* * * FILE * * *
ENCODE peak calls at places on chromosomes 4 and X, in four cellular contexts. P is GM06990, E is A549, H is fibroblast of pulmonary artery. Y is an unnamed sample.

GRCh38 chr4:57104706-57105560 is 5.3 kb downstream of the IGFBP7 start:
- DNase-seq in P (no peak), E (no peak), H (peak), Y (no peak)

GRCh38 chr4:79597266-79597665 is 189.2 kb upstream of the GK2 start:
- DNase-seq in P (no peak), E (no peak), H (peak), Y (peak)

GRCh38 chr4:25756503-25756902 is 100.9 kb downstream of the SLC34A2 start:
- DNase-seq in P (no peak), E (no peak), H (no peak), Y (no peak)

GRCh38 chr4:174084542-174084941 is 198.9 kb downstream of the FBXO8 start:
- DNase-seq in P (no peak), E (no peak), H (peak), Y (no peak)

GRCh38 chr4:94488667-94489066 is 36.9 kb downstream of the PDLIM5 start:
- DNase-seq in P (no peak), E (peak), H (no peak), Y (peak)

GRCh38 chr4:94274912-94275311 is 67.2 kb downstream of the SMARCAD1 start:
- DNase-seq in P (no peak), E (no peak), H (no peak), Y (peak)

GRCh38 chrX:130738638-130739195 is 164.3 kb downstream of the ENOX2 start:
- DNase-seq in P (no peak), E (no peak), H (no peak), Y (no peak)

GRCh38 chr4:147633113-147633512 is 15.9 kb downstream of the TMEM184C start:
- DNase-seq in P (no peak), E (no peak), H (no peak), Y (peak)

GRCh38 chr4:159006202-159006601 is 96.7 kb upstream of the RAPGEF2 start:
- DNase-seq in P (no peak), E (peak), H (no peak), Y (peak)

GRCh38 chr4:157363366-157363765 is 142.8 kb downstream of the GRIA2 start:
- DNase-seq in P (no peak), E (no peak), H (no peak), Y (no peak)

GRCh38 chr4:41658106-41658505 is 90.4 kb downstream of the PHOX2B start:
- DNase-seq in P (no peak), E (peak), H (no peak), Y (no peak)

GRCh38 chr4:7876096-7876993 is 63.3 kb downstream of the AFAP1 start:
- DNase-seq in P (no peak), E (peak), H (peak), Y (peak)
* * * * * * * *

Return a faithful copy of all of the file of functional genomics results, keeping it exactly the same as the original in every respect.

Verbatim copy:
ENCODE peak calls at places on chromosomes 4 and X, in four cellular contexts. P is GM06990, E is A549, H is fibroblast of pulmonary artery. Y is an unnamed sample.

GRCh38 chr4:57104706-57105560 is 5.3 kb downstream of the IGFBP7 start:
- DNase-seq in P (no peak), E (no peak), H (peak), Y (no peak)

GRCh38 chr4:79597266-79597665 is 189.2 kb upstream of the GK2 start:
- DNase-seq in P (no peak), E (no peak), H (peak), Y (peak)

GRCh38 chr4:25756503-25756902 is 100.9 kb downstream of the SLC34A2 start:
- DNase-seq in P (no peak), E (no peak), H (no peak), Y (no peak)

GRCh38 chr4:174084542-174084941 is 198.9 kb downstream of the FBXO8 start:
- DNase-seq in P (no peak), E (no peak), H (peak), Y (no peak)

GRCh38 chr4:94488667-94489066 is 36.9 kb downstream of the PDLIM5 start:
- DNase-seq in P (no peak), E (peak), H (no peak), Y (peak)

GRCh38 chr4:94274912-94275311 is 67.2 kb downstream of the SMARCAD1 start:
- DNase-seq in P (no peak), E (no peak), H (no peak), Y (peak)

GRCh38 chrX:130738638-130739195 is 164.3 kb downstream of the ENOX2 start:
- DNase-seq in P (no peak), E (no peak), H (no peak), Y (no peak)

GRCh38 chr4:147633113-147633512 is 15.9 kb downstream of the TMEM184C start:
- DNase-seq in P (no peak), E (no peak), H (no peak), Y (peak)

GRCh38 chr4:159006202-159006601 is 96.7 kb upstream of the RAPGEF2 start:
- DNase-seq in P (no peak), E (peak), H (no peak), Y (peak)

GRCh38 chr4:157363366-157363765 is 142.8 kb downstream of the GRIA2 start:
- DNase-seq in P (no peak), E (no peak), H (no peak), Y (no peak)

GRCh38 chr4:41658106-41658505 is 90.4 kb downstream of the PHOX2B start:
- DNase-seq in P (no peak), E (peak), H (no peak), Y (no peak)

GRCh38 chr4:7876096-7876993 is 63.3 kb downstream of the AFAP1 start:
- DNase-seq in P (no peak), E (peak), H (peak), Y (peak)